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Troubling Findings Don’t Sway Parental Online Ed Enthusiasm
Although the popularity of online schools is growing in Colorado, a recent report from the Colorado Department of Education shows that, at least in some areas, online students underperform their peers enrolled in traditional schools. Yet despite these findings, according to the data published by the Buechner Institute for Governance at the University of Colorado [...]
Although the popularity of online schools is growing in Colorado, a recent report from the Colorado Department of Education shows that, at least in some areas, online students underperform their peers enrolled in traditional schools. Yet despite these findings, according to the data published by the Buechner Institute for Governance at the University of Colorado – Denver, parents remain mostly enthusiastic about the quality of the education received by their children in online schools.
Over 16,000 Colorado students attend an online public school—a school choice that is valued by many families across our state. However, as the number of students attending online schools has grown and changed over the years, interest and questions about online schools from policymakers, media, and the general public has piqued. This study sets out to answer some of these questions. It utilizes Colorado Department of Education (CDE) collected data to analyze demographics, trends, and performance in online schools over time. It includes assessment, pupil enrollment, demographic and socioeconomic data collected from 2003 through 2011, as this is both the earliest and most recent data available from CDE at the student level.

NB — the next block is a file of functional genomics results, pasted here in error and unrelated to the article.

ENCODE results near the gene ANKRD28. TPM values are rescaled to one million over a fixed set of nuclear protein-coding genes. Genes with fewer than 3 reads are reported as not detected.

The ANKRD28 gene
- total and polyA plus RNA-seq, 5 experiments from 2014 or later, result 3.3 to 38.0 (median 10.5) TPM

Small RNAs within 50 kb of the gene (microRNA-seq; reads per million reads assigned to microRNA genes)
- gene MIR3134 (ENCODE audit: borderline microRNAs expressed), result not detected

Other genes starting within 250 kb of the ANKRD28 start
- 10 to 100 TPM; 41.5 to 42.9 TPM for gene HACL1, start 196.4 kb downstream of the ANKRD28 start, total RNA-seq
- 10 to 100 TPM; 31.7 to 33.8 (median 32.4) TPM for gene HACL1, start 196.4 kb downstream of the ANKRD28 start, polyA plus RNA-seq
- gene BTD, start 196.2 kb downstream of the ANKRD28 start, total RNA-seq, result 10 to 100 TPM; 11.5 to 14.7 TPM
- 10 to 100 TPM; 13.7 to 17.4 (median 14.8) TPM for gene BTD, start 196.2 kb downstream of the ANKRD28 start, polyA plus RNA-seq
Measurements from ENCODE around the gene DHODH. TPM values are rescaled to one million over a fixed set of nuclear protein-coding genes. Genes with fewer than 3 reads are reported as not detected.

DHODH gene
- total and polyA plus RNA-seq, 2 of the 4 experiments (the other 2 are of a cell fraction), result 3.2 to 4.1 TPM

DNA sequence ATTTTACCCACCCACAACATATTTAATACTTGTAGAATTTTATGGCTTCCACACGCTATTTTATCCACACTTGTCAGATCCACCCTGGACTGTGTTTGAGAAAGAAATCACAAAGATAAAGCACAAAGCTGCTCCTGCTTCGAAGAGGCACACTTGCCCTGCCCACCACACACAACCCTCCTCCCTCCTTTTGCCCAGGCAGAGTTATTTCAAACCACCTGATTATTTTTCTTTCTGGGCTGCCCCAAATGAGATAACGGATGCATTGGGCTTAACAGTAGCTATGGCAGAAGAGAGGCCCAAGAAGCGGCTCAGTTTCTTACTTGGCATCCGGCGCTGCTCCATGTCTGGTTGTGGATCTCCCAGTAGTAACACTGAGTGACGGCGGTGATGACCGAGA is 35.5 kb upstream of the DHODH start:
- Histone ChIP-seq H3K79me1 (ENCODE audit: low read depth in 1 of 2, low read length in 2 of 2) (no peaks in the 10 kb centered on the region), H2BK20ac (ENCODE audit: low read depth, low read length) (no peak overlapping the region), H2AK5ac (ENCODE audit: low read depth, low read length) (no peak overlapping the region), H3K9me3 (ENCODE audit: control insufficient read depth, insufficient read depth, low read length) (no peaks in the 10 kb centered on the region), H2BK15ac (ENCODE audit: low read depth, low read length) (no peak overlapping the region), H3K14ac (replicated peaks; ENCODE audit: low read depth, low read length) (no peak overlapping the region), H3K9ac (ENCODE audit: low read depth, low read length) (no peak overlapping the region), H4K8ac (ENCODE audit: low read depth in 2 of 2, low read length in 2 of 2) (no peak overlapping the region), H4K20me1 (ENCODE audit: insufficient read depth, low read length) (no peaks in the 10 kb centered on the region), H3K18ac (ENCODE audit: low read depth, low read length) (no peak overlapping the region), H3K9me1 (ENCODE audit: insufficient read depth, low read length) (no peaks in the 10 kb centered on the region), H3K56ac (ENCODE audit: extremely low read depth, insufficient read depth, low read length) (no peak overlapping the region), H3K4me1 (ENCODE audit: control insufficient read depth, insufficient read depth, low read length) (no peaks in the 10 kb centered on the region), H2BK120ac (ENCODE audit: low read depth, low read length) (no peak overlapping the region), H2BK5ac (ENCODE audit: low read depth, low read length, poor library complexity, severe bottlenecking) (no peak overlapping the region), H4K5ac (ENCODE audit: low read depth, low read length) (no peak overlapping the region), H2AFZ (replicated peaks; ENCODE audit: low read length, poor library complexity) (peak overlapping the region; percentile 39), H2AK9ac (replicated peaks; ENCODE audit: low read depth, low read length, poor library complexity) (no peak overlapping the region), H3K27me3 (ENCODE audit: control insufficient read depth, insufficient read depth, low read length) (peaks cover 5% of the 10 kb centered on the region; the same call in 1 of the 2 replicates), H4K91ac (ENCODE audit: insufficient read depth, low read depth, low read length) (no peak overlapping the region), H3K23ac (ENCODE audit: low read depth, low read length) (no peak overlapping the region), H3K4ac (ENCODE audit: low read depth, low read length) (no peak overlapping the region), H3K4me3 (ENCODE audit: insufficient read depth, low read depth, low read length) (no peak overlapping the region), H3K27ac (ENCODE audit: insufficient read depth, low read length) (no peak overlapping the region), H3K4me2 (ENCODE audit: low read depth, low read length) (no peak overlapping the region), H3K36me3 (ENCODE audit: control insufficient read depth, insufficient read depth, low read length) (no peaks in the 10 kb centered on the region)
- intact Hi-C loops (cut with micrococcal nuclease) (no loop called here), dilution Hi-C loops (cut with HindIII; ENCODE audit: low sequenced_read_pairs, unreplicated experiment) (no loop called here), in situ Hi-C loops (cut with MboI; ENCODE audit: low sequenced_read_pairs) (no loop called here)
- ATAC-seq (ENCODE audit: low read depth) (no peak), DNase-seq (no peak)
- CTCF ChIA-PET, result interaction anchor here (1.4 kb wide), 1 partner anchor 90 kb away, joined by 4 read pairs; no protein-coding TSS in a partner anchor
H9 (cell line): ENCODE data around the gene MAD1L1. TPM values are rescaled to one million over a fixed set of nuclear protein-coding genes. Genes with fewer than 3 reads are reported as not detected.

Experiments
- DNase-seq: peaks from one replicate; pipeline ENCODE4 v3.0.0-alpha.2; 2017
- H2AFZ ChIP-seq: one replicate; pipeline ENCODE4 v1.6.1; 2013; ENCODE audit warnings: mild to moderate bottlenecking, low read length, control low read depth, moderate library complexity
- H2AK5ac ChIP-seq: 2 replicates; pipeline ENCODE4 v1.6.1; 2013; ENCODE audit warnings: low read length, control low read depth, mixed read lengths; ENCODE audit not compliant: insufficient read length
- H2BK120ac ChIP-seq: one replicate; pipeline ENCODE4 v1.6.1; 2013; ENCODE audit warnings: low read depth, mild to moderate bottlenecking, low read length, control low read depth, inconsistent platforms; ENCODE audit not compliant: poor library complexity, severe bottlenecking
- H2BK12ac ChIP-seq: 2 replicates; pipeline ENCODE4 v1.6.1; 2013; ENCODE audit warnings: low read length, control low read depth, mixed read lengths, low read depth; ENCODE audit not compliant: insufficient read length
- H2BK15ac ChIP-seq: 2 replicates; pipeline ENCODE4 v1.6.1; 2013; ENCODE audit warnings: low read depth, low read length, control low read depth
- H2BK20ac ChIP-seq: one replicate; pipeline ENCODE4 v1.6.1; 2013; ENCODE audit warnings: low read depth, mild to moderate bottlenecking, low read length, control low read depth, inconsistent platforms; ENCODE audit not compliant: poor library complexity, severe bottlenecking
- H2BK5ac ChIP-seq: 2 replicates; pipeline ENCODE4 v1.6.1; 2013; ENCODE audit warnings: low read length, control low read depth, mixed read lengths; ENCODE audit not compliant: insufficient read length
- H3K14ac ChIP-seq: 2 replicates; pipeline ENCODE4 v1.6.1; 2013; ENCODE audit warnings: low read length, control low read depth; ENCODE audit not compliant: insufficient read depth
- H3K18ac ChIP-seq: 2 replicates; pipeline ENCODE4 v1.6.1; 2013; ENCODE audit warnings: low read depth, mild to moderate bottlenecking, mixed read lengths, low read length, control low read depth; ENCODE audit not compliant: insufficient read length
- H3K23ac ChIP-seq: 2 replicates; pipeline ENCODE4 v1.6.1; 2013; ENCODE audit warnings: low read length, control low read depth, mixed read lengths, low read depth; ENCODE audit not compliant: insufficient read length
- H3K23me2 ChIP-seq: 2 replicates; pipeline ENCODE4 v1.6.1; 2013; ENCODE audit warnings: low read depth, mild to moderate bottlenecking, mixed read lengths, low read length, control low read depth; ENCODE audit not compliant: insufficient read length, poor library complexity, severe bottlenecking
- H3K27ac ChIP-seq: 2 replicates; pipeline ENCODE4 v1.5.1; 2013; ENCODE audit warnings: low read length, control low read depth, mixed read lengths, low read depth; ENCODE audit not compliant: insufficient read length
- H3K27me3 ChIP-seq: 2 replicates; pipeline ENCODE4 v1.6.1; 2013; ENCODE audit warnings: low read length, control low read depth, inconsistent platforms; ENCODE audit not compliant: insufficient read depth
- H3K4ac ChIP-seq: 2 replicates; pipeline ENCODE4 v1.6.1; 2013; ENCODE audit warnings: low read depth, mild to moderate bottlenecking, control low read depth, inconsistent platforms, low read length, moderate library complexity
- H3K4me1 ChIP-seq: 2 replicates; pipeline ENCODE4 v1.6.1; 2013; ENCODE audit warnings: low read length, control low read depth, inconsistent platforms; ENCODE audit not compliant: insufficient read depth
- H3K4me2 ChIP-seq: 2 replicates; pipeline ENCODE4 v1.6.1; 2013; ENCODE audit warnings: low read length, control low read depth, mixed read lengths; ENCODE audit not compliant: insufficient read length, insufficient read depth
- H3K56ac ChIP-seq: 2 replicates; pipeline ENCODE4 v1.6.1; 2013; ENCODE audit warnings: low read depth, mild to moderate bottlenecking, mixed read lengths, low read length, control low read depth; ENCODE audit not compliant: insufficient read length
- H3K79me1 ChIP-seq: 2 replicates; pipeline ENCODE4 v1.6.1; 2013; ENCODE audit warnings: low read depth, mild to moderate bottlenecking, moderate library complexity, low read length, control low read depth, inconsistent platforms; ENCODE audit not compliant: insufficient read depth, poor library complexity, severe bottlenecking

The CDE report identified several ways in which online schools fall behind traditional brick-and-mortar public schools. Online schools were less likely to identify students struggling with literacy in the early grades, and therefore were less likely to provide timely intervention. School transfer rates of online students were higher than their peers, and they were also more likely to drop out of school prior to graduation.
There also appeared to be a disconnect between how enthusiastically parents and students embraced the online learning option and how effectively online schools resolved the issues that might have driven parents to choose online schools in the first place. Although many students chose online schools because they felt that either the atmosphere or the academic quality of their traditional schools were sub-par, many continued to have academic issues and continued to underperform once they transferred out of traditional schools.
The report speculates that the disconnect arises from the fact that many parents and their children don’t understand the realities of online education prior to enrolling in an online school. Among the recommendations offered in the report is an encouragement aimed at the parents to get more knowledgeable about what attending an online school actually entails.
The report also offers a number of suggestions that online schools in the state can adopt to improve academic outcomes for their students:
Online schools need to more accurately evaluate and diagnose their youngest students’ reading levels. Given changing demographics, online schools need to modify the programs and services they offer in order to better meet the needs of the students they are enrolling.
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